Saturday, December 22, 2012
 
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Local artist John Sutton presents President Lincoln with a gift

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[December 22, 2012]  Friday afternoon, just in time for Christmas, local artist John Sutton presented a gift of a portrait to Gary Simpkins.

Simpkins and his wife, Carol, are better known to the community as President Abraham Lincoln and wife Mary Todd Lincoln. They spend countless hours portraying the president and first lady. Their appearances locally include annual visits to the Railsplitter Festival, where they are usually special guests at the Friday night Civil War Ball, as well as making appearances at the Logan County Fairgrounds on Saturday and Sunday.

The couple resides in Heyworth and has established the Simpkins Military History Museum there.

Sutton is known in the area for his carpentry abilities as well as his dedication to the Railsplitter Festival, tourism in general, Habitat for Humanity, and he has been a huge asset in the restoration of The Mill on Route 66.

Sutton said that at the most recent event at Postville Courthouse, he found tourism volunteer Nancy Saul taking pictures around the grounds. He pulled her off to the side and asked her to get a good shot of Simpkins. When she produced the photo he had requested, he said it was the perfect expression. Sutton then set to putting the image on paper in the form of a pencil drawing.

Sutton noted the most time-consuming portion of the drawing was the design of the beard. He said he penciled each individual hair in the beard so that it would offer the perfect amount of detail for the picture.

Friday afternoon the presentation of the drawing was made at the Information Station on Fifth Street, with tourism director Geoff Ladd hosting the event.

While a photo of Sutton presenting the drawing to Simpkins took only a couple of minutes, Simpkins lingered for quite some time sharing stories of his experiences at Abraham Lincoln.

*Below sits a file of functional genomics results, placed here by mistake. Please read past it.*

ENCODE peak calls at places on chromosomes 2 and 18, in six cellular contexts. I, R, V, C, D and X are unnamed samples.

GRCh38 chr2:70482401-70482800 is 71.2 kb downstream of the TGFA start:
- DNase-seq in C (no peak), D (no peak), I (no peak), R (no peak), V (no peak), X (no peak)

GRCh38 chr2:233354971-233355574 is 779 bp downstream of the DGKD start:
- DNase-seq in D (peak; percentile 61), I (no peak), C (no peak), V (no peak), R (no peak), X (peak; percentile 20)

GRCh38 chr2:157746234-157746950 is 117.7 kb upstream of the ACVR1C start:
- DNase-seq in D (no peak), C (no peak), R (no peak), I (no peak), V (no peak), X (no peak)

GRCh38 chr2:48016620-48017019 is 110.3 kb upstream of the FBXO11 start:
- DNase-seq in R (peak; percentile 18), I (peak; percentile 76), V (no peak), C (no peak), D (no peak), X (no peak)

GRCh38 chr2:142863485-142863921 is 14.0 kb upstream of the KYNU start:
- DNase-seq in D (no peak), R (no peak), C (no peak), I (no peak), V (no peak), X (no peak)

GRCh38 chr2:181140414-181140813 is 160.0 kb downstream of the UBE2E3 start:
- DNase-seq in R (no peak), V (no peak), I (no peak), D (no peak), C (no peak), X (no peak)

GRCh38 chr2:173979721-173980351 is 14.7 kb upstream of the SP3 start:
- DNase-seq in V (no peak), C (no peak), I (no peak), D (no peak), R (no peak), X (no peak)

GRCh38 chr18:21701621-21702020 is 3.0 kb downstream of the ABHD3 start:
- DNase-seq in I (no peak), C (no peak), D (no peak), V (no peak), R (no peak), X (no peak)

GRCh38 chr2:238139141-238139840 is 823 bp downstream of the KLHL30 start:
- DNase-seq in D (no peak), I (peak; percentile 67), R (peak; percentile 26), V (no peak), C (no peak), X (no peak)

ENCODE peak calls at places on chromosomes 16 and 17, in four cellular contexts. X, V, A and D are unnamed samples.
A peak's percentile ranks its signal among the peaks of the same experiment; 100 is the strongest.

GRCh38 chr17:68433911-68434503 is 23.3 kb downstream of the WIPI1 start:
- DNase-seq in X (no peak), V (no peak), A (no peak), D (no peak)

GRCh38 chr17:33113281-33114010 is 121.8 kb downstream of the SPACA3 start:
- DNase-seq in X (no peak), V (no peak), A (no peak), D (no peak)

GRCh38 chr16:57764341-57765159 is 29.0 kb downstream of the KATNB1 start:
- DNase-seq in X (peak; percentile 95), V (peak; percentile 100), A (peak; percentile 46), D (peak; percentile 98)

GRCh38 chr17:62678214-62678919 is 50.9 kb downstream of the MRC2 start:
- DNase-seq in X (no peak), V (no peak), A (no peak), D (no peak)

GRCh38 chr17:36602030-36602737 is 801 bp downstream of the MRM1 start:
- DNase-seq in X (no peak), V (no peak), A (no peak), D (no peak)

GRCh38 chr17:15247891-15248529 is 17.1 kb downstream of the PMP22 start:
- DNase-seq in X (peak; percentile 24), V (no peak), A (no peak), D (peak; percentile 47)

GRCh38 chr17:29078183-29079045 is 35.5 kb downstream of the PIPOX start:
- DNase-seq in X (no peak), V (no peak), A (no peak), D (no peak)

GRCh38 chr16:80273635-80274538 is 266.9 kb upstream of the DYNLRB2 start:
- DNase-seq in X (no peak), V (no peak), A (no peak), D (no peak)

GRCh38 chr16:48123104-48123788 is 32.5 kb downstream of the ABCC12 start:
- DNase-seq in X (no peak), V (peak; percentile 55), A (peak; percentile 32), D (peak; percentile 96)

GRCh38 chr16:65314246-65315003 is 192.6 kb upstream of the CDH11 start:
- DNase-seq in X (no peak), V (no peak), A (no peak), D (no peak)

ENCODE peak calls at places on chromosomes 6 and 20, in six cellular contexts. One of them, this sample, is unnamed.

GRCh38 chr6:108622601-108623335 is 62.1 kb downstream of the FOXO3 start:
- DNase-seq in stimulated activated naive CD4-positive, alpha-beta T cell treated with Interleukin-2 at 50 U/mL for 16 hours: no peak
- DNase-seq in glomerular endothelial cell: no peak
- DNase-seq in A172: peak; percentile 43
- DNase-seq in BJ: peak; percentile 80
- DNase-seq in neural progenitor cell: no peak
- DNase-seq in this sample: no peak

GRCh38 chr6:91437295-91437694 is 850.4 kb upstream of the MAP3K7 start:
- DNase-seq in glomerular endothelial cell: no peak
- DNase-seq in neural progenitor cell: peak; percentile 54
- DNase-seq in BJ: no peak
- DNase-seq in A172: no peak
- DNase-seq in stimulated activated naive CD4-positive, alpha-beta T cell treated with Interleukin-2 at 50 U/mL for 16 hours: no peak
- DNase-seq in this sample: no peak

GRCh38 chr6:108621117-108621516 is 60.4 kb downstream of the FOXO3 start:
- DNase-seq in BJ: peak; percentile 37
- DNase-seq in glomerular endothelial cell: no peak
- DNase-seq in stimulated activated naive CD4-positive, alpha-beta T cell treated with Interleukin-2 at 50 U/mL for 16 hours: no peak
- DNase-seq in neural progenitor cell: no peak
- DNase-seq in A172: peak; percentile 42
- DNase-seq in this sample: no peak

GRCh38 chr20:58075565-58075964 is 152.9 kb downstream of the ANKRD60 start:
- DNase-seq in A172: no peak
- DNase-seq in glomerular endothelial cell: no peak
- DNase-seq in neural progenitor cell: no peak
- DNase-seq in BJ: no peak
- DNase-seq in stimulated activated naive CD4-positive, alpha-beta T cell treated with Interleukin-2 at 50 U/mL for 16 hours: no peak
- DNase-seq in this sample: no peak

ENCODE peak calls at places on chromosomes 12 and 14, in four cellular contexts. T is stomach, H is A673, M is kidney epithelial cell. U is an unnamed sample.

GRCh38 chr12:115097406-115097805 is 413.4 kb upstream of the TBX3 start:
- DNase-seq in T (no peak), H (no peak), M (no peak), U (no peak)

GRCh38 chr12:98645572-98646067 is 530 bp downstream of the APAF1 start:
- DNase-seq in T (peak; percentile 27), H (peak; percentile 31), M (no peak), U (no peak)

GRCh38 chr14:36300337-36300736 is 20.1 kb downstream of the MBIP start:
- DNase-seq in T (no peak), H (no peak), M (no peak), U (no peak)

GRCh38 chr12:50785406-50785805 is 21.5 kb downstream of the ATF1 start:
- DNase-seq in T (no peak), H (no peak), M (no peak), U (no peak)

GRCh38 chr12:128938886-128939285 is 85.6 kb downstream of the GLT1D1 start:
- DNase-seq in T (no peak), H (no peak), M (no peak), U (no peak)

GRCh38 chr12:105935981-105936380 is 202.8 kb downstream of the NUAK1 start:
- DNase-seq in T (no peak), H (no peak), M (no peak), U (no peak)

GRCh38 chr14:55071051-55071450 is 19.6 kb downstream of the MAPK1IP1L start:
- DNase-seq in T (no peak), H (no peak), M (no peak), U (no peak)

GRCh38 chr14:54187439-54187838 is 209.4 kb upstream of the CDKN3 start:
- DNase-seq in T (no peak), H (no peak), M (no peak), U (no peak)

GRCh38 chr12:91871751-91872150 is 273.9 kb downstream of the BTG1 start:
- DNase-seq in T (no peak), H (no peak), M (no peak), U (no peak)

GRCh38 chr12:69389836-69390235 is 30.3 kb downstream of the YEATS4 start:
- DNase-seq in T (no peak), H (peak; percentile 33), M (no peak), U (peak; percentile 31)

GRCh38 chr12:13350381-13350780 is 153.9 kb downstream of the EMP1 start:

Simpkins has been portraying Lincoln for several decades. He noted that today he is 66 years of age, 10 years older than Lincoln was when he was assassinated. Simpkins said he has changed somewhat physically over the years, but he is still easily recognized as the 16th president.

Carol and Gary Simpkins perform as the president and first lady in a number of ways. Gary explained that they make appearances where they visit with sightseers, such as when they are at Postville, but they also have a one-hour-plus presentation they do where they walk through the life of Lincoln and his wife, Mary.

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The presentation begins with their births, goes through their growing up and into the assassination of Lincoln. There are also points in the presentation when Simpkins takes on the roles of both a Union and a Confederate soldier. After the presidentís death, they continue the story until the time when Mary Todd also dies.

In addition to attending historical events as the Lincolns, the couple also take on the roles at various schools during Reading Is Fundamental programs.

Simpkins recalled one such event several years ago when they were at the school for an assembly. The children in attendance were first-, second- and third-graders.

Simpkins said the teacher had played up their arrival, getting the children excited by telling them the president of the United Sates was going to pay them a visit.

When he finally entered the auditorium from the back and walked to the front, where he would take the stage, he heard one little boy lament: "Lincoln! I thought we were going to meet Clinton!" Simpkins said it was so humorous that when he took the stage, he had a very difficult time playing the solemn role of the 16th president.

Simpkins also talked about being stopped for speeding when he and Carol were in their full Lincoln garb, and about the fact that there are people who walk up and start talking to him as though he really is the president resurrected.

As the conversations continued, Simpkins turned to his appearances in Logan County, talking about events at Postville and other places throughout the county. He said that over the years the city of Lincoln and Logan County in general have become like a second home to him and his wife, and they are always delighted to come and visit.

[By NILA SMITH]

Simpkins Military HIstory Museum

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